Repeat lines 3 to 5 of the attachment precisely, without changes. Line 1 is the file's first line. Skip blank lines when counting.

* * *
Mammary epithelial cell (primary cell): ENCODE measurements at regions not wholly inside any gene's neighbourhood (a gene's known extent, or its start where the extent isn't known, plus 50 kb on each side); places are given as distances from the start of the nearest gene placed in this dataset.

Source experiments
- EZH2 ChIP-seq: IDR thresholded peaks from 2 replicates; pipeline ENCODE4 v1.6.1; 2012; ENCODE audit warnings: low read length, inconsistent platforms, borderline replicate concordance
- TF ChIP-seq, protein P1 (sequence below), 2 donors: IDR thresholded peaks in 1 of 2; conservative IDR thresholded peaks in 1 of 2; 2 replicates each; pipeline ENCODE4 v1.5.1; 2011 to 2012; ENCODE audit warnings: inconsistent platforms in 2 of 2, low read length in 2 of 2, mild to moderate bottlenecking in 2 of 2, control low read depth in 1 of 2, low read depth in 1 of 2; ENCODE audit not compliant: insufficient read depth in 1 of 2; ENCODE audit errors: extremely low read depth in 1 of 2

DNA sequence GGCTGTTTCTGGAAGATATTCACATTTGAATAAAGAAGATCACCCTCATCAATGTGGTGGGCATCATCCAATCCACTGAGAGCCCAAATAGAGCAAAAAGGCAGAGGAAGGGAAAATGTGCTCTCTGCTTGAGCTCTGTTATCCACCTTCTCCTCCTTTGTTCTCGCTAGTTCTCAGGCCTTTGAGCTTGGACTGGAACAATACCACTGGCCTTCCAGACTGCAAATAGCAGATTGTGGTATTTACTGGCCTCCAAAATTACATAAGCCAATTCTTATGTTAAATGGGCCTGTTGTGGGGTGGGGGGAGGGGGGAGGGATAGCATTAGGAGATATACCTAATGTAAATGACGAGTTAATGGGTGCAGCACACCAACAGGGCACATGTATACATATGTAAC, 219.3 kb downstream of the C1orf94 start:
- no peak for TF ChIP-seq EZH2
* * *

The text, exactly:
- EZH2 ChIP-seq: IDR thresholded peaks from 2 replicates; pipeline ENCODE4 v1.6.1; 2012; ENCODE audit warnings: low read length, inconsistent platforms, borderline replicate concordance
- TF ChIP-seq, protein P1 (sequence below), 2 donors: IDR thresholded peaks in 1 of 2; conservative IDR thresholded peaks in 1 of 2; 2 replicates each; pipeline ENCODE4 v1.5.1; 2011 to 2012; ENCODE audit warnings: inconsistent platforms in 2 of 2, low read length in 2 of 2, mild to moderate bottlenecking in 2 of 2, control low read depth in 1 of 2, low read depth in 1 of 2; ENCODE audit not compliant: insufficient read depth in 1 of 2; ENCODE audit errors: extremely low read depth in 1 of 2

DNA sequence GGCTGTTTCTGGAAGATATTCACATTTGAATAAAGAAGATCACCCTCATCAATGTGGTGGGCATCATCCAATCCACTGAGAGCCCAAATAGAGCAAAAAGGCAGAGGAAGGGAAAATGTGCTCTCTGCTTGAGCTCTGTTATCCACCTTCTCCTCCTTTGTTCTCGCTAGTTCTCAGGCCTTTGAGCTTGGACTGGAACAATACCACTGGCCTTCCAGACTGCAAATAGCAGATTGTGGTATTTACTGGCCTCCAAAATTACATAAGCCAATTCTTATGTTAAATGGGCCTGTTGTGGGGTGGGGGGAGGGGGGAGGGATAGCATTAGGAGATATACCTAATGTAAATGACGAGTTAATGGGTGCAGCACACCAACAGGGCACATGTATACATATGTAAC, 219.3 kb downstream of the C1orf94 start: